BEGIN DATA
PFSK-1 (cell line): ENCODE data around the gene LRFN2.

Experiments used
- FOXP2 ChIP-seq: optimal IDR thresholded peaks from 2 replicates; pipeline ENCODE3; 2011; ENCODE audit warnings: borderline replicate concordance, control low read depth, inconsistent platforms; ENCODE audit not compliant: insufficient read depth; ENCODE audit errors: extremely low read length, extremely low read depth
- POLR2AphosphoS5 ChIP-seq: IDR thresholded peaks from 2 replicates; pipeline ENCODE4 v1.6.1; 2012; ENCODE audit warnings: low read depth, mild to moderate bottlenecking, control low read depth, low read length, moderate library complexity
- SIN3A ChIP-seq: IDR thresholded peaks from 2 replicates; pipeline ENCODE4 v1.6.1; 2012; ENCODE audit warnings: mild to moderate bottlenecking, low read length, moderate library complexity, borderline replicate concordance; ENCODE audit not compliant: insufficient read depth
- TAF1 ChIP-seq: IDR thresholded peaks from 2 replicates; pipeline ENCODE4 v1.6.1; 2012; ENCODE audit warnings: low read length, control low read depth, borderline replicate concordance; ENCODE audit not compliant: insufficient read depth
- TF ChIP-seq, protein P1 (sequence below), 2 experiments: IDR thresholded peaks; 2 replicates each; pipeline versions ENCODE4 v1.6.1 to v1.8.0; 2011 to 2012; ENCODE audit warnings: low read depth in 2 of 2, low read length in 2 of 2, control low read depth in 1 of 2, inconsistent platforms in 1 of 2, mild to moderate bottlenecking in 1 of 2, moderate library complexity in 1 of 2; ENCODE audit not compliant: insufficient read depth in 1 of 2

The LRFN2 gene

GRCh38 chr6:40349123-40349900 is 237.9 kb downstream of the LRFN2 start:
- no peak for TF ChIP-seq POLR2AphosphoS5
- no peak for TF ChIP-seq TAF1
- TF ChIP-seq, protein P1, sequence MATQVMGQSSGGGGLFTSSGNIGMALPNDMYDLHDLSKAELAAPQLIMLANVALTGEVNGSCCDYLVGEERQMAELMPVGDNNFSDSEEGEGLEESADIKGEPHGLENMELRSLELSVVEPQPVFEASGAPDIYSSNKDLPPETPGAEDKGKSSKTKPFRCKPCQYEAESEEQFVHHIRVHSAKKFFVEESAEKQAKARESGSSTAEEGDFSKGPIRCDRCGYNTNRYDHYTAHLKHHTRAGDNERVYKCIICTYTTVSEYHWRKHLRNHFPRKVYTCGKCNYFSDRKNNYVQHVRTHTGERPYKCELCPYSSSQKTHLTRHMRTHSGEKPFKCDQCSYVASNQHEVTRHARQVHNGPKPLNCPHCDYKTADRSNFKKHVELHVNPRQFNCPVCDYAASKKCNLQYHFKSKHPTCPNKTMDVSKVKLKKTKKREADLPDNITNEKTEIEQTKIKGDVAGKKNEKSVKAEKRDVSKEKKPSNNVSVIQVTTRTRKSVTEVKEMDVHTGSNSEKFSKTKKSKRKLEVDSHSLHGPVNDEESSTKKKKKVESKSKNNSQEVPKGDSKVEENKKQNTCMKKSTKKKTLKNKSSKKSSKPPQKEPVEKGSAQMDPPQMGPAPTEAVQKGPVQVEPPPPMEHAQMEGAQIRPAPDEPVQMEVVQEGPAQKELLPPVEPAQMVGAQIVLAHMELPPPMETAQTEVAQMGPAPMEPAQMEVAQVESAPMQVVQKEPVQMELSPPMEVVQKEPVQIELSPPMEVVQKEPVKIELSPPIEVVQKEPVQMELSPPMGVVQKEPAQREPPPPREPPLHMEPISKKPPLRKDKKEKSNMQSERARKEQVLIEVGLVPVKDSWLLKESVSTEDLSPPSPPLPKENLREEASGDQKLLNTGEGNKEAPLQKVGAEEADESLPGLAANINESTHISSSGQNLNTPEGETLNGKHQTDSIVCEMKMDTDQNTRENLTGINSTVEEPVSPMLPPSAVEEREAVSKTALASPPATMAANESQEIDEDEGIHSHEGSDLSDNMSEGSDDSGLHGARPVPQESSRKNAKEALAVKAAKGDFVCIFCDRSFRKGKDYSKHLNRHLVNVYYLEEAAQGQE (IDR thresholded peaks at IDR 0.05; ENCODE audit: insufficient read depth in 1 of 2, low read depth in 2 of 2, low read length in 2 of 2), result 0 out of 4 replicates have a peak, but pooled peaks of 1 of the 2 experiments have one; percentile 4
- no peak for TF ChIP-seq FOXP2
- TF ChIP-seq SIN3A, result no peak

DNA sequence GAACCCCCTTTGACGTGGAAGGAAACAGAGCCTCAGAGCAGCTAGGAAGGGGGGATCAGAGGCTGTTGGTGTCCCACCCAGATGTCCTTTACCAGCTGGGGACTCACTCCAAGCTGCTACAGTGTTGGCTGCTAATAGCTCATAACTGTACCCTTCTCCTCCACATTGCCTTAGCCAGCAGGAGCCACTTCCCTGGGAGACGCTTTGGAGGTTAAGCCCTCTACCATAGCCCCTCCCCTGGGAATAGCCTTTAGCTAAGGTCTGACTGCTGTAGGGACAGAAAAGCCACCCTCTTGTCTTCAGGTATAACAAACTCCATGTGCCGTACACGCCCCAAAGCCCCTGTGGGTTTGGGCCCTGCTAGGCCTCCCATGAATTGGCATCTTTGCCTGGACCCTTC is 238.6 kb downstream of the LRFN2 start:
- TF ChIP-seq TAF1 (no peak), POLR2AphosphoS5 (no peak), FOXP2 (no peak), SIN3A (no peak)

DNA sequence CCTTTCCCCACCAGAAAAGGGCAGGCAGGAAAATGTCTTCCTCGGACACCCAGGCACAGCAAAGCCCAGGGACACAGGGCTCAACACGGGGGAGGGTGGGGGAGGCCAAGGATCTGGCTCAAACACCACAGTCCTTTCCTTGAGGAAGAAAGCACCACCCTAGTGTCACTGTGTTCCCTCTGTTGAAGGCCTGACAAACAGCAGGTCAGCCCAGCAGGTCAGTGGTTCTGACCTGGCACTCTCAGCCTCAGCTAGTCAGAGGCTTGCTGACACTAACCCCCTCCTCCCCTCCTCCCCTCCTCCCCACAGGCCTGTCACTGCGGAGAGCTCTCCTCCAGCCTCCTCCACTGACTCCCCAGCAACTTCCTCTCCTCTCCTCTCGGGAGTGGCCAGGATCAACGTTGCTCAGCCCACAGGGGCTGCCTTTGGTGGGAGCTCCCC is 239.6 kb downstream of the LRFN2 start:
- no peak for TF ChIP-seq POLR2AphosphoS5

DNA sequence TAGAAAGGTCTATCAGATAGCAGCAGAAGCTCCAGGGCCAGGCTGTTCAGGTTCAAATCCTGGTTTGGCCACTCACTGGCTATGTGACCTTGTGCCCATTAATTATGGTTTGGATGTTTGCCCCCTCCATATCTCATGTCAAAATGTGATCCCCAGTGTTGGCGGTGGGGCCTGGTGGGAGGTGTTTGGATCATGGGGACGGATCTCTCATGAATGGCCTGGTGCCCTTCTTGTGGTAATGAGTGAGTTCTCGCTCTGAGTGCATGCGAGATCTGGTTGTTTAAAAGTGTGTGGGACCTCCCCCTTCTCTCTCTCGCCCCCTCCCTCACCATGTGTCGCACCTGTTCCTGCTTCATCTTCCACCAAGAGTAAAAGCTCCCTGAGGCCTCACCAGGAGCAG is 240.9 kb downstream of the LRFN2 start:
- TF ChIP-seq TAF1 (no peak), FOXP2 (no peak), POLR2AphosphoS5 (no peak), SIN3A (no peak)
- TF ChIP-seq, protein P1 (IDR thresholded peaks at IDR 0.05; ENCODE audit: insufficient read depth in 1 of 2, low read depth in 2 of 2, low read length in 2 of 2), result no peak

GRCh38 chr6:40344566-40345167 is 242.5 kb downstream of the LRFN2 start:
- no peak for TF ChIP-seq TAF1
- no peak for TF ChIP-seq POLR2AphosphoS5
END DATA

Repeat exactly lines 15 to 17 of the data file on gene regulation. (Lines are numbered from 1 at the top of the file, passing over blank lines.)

DNA sequence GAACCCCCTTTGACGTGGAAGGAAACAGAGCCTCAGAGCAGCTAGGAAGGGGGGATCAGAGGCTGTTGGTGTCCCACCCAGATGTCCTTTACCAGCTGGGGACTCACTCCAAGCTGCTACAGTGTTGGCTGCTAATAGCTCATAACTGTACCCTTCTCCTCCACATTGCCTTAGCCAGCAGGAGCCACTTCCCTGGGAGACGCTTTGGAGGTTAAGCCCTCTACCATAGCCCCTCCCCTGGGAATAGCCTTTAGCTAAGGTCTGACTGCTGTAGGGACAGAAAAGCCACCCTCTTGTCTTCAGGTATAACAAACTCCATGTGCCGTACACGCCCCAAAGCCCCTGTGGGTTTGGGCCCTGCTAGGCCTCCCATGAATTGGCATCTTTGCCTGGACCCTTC is 238.6 kb downstream of the LRFN2 start:
- TF ChIP-seq TAF1 (no peak), POLR2AphosphoS5 (no peak), FOXP2 (no peak), SIN3A (no peak)

DNA sequence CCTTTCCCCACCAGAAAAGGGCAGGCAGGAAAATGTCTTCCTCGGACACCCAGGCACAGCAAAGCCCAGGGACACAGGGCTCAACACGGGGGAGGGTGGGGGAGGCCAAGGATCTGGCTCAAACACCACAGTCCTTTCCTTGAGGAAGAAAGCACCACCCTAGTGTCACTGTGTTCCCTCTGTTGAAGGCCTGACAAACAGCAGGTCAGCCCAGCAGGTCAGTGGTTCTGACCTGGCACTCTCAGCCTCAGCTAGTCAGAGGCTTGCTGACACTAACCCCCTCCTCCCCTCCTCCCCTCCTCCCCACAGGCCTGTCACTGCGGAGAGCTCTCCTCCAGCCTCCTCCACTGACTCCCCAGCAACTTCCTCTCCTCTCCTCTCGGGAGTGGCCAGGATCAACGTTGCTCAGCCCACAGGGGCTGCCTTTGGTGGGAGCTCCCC is 239.6 kb downstream of the LRFN2 start: